Deanna Fei did not need a man. She was in her 20s, living in Shanghai on a Fulbright scholarship, writing her first novel: a book about fiercely independent Chinese women, very much like Deanna herself.
Growing up as a first-generation Chinese American, Deanna resented the way some men, specifically white men, looked down on her. She refused to be anyone’s fetish. By the time she arrived in Shanghai, she had sworn off dating white m...
Susan Gelles reads her Modern Love essay, “Single, and Surrounded by a Wall of Men."
To hear our conversation with Susan, listen to the episode: “Don't Hide in the Bathroom Stall.”
Susan Gelles was a lawyer in her 30s who was too busy to find love. But after finally admitting that she was lonely, Susan did something that went against all her best instincts. She started attending singles mixers.
On this episode, Susan shares her disastrous mismatches, awkward flirtations and the story of how she almost missed her chance to meet the love of her life.
Khalid Abdulqaadir reads his Modern Love essay, “The Polygraph Test That Saved My Marriage."
To hear our conversation with Khalid, listen to the episode: “Have You Ever Kept a Secret From Your Wife?”
Khalid Abdulqaadir’s life was full of secrets. He started keeping them when he was a teenager, after his father was accused of an unimaginable crime. He didn’t want to explain his family history every time he started a new relationship. So his secrets followed him, even as he got married.
Many years later, Khalid was interviewing for a job in the U.S. government, and he was required to take a polygraph test. The examiner asked him a...
Samantha Joseph’s childhood was scattered with golden trips to California to visit her Aunt Gail. Aunt Gail was the cool aunt. She worked in Hollywood and befriended actors like Robin Williams, Mayim Bialik and the cast of “Friends.” And yet she was still relatable (she’d get on the floor and play like a kid).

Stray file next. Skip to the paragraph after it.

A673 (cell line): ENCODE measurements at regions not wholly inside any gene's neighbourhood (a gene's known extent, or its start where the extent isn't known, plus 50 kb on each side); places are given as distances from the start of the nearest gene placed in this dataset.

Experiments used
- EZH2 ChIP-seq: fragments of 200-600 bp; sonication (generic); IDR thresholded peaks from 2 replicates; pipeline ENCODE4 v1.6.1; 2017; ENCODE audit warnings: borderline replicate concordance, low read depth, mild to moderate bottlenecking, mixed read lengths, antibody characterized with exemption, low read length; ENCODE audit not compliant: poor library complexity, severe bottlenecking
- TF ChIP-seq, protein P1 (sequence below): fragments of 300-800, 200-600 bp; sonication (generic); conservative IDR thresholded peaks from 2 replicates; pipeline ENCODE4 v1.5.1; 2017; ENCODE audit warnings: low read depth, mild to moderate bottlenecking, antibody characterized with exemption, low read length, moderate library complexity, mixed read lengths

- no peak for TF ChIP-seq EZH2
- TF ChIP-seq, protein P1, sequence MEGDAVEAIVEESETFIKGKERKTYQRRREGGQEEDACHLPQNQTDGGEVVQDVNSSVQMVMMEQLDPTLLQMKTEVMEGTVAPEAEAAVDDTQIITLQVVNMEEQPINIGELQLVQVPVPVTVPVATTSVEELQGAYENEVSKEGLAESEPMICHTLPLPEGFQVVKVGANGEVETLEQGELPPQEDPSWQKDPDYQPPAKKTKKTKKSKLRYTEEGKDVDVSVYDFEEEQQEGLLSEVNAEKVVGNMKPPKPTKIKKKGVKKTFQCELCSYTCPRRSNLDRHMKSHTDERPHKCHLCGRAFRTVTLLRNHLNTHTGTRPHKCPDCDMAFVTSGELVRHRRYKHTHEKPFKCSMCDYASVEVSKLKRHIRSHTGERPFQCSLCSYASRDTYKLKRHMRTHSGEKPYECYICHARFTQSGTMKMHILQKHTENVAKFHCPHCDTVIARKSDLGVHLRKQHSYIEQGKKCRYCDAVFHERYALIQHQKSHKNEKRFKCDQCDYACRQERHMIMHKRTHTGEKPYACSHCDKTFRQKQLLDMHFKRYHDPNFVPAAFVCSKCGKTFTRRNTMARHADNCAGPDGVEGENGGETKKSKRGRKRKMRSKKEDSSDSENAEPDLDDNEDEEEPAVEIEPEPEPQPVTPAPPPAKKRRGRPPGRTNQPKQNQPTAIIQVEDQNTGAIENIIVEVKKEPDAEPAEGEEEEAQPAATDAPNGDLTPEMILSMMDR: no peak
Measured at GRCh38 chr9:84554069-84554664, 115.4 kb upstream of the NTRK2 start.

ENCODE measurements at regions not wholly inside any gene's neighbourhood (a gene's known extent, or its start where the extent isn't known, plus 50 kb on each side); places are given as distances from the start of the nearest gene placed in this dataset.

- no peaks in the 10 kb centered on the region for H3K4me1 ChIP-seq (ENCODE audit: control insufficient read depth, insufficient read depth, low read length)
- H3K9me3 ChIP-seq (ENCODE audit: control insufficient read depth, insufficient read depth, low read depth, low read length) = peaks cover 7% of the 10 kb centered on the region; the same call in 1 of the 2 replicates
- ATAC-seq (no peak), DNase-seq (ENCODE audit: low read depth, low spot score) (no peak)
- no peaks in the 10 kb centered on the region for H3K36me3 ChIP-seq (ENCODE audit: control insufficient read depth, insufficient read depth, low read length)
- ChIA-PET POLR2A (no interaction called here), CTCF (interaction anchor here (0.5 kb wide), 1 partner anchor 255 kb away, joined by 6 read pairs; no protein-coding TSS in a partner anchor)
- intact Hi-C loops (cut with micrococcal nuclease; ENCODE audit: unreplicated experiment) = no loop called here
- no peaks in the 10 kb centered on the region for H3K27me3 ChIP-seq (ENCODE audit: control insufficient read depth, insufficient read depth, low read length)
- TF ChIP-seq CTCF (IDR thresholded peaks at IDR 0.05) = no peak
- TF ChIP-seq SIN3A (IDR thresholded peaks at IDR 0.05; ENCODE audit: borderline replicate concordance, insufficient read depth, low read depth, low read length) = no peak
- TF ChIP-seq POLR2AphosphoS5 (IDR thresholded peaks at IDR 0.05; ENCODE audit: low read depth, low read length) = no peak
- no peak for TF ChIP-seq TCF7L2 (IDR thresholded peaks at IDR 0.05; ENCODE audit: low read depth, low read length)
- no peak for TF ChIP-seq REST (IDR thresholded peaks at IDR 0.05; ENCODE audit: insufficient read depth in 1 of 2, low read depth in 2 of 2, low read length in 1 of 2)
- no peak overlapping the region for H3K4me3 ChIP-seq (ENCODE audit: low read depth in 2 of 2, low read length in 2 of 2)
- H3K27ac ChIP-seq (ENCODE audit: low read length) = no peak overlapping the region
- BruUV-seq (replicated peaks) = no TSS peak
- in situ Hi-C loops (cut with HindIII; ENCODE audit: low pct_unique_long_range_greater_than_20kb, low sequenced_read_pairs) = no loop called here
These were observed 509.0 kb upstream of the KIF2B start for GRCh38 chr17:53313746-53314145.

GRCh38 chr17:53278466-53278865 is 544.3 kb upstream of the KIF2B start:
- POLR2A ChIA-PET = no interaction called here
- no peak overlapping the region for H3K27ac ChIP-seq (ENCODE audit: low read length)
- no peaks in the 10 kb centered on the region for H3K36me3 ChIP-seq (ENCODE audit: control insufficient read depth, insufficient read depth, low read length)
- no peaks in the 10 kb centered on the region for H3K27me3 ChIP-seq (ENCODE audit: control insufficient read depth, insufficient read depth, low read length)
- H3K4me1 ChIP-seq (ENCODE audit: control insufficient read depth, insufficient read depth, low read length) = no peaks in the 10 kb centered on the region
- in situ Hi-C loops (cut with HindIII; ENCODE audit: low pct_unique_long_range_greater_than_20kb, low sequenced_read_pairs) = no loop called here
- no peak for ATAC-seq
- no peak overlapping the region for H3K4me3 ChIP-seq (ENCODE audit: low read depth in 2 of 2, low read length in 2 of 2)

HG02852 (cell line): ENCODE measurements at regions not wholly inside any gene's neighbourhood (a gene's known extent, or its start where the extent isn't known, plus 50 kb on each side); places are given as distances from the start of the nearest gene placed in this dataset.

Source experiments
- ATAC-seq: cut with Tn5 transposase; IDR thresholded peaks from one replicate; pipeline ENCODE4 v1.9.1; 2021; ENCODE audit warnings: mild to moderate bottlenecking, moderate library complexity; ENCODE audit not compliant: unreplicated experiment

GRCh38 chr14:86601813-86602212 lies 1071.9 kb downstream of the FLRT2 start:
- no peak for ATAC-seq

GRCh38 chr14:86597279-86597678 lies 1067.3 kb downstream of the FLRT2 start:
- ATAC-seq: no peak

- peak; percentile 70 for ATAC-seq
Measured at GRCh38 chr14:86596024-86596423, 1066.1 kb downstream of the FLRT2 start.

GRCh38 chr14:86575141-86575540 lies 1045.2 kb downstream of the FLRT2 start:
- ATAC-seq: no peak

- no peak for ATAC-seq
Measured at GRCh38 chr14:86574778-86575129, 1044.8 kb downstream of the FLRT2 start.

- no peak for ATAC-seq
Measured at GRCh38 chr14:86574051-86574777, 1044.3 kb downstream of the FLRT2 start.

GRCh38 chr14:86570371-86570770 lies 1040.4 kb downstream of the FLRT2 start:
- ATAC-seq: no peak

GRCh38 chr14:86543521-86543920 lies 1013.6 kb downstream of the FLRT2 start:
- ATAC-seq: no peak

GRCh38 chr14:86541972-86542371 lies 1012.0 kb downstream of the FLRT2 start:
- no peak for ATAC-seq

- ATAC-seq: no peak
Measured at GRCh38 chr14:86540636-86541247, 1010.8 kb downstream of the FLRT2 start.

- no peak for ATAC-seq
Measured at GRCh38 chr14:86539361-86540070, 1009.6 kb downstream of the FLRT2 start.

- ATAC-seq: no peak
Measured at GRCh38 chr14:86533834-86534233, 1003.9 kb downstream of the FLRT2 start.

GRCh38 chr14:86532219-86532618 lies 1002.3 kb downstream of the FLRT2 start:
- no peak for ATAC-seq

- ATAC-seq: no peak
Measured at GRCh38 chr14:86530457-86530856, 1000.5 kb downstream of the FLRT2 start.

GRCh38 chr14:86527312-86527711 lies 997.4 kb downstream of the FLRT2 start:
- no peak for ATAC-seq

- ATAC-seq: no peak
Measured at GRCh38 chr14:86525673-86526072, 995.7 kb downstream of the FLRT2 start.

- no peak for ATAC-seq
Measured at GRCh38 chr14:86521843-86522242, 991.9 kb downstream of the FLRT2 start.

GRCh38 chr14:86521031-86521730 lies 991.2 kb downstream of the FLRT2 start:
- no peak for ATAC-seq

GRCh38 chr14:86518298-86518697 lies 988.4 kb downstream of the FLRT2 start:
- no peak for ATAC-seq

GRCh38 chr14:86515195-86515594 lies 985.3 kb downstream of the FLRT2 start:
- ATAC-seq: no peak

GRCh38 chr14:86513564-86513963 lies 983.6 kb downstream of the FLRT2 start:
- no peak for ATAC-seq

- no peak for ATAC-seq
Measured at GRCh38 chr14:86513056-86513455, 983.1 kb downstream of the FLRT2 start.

One day, those trips to California stopped: Aunt Gail no longer wanted to see Samantha’s family. Samantha was devastated, an...
Samantha Joseph reads her Modern Love essay, “I Had to Stop Asking Why.” You can listen to Anna’s interview with Samantha in the “Modern Love” podcast feed - the episode is called “I Needed David Schwimmer’s Help:.
You can also read Samantha’s essay on the New York Times website here.
Nell Stephens reads her Modern Love essay, “How I Lost the Financé but Won the Honeymoon.” You can listen to Anna’s interview with Nell in the “Modern Love” podcast feed.
You can also read Nell’s essay on the New York Times website here.
Bored and in love, Nell Stevens found a hobby combing the internet and entering her name into online contests. But, when she actually wins a prize — a luxury honeymoon in India — her world falls apart: The man she thought she was going to marry breaks up with her.
She decides to go on the trip anyway.
On today’s show, the host Anna Martin talks with Nell about her fiancé-less honeymoon — and what she had discovered about herself by t...
"McCartney: A Life in Lyrics" offers listeners the opportunity to sit in on conversations between Paul McCartney and poet Paul Muldoon dissecting the people, experiences, and art that inspired McCartney’s songwriting. These conversations were held during the past several years as the two collaborated on the best selling book, “The Lyrics: 1965 to Present.” Over two seasons and 24 episodes of “McCartney: A Life in Lyrics”, you’ll hear a combination master class, memoir, and improvised journey with one of the most beloved figures in popular music. Each episode focuses on one song from McCartney’s iconic catalog – spanning early Beatles through his solo work. Season 1 premieres on October 4th. “McCartney: A Life in Lyrics” is a co-production between iHeart Media, MPL and Pushkin Industries. Cover Portrait © 1967 Paul McCartney / Photographer: Linda McCartney